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By E. Drew Nelson, Attorney

Powers of attorney are legal documents that give another person you trust (your agent) the right to make decisions on your behalf. These powers of attorney may be broad or limited. A broad power of attorney can enable the person named as power of attorney to make financial decisions on everything from your retirement and bank accounts, disposition of real estate or other personal property, tax matters, Social Security benefits, and more. As an example, let’s say you plan to take a two-year-long sabbatical and sail around the world. In your absence, it will be important to have someone at home available to take care of things for you – whether it’s leasing out your house while you’re gone or filing your income taxes in your absence. When you create this power of attorney, you would name your agent and set an end date for the POA to coincide with your return.

A limited power of attorney may restrict the agent’s function to one specific task; for example, if one party is unable to attend a closing on a property, they may designate their spouse as their power of attorney just for this one occasion.

What happens if someday you become incapacitated and are unable to make decisions? Perhaps you are injured and are unconscious for a few days; or maybe the situation is permanent. In a case like this, the power of attorney might become effective when you become incapacitated and end when you are able once again to make sound decisions. Note that once you become incapacitated or are unable to make sound decisions, it is too late to assign a power of attorney.

It is human nature to avoid thinking about these “worst case” situations – especially when we are young, but in reality, it is important for all adults to have a plan in place to address these possibilities. With a power of attorney in place, you will have the comfort of knowing a person you trust is handling your affairs. Without one, your loved ones must go to court to request a guardian be appointed to represent your interests; the court will decide who should make these decisions – and it may not be who you would choose.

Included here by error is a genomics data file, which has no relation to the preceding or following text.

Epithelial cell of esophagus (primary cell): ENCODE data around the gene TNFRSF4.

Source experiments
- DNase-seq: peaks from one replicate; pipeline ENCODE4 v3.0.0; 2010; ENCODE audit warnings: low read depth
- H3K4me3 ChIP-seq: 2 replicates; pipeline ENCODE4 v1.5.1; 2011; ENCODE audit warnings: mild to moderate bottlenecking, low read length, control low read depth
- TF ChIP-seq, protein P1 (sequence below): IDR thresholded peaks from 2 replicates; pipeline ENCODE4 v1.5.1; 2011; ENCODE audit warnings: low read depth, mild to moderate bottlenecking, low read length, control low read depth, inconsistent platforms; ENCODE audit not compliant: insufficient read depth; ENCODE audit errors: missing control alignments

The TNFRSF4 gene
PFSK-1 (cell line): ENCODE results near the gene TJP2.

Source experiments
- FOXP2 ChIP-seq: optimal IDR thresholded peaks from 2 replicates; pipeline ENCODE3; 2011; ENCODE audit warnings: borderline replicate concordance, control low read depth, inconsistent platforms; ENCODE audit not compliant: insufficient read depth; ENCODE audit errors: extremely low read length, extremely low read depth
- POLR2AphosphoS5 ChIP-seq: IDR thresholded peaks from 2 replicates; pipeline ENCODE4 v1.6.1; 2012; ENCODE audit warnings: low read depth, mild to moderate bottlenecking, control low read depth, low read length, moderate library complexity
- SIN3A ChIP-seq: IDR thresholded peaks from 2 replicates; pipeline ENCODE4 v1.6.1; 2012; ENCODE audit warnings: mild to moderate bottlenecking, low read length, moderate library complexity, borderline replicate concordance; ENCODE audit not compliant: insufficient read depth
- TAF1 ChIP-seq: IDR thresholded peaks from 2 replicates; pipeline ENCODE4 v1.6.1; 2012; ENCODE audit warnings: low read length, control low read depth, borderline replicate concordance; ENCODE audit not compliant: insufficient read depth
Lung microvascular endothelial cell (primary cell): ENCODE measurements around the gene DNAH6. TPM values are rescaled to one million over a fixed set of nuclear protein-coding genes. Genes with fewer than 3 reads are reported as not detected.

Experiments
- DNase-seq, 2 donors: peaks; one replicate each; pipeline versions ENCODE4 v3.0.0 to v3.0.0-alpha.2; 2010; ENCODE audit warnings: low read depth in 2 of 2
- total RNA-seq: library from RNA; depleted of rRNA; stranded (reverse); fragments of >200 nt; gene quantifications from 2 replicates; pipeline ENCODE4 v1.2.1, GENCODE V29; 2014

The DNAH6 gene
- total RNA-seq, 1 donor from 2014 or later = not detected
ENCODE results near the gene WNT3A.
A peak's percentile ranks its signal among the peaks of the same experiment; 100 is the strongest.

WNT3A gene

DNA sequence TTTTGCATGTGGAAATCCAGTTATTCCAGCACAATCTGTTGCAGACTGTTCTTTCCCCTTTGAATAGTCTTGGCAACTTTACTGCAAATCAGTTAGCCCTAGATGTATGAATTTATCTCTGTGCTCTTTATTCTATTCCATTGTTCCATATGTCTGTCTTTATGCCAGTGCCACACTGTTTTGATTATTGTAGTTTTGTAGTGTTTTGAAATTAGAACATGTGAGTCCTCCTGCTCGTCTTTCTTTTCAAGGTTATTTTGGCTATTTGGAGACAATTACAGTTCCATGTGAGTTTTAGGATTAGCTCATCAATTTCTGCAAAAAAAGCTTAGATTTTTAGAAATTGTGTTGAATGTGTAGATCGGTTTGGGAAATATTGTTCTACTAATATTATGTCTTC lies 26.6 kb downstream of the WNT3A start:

Medical Power of Attorney and Living Will

You will note that medical decisions were not mentioned above when discussing durable powers of attorney. In North Carolina, you should have both a durable power of attorney (for financial decisions) and a medical or healthcare power of attorney (for healthcare decisions). The healthcare power of attorney also allows you to designate an agent to make medical decisions on your behalf. In many cases, individuals choose to sign a living will at the same time as a medical power of attorney. The living will outlines your preferred treatment if you are unable to communicate that with your healthcare team. The medical power of attorney and living will are referred to as advance directives.

Powers of attorney and advance directives are an important part of your estate plan. We encourage you to discuss your decisions with your loved ones. Make sure they know where to find your important documents or provide copies of your advance directives and durable power of attorney to your agent(s) so they will have them on hand, if needed. We strongly recommend reviewing your estate plan whenever you experience a life change or at least every two to three years.

Ready to schedule an appointment to create or update your estate plan? Contact us today.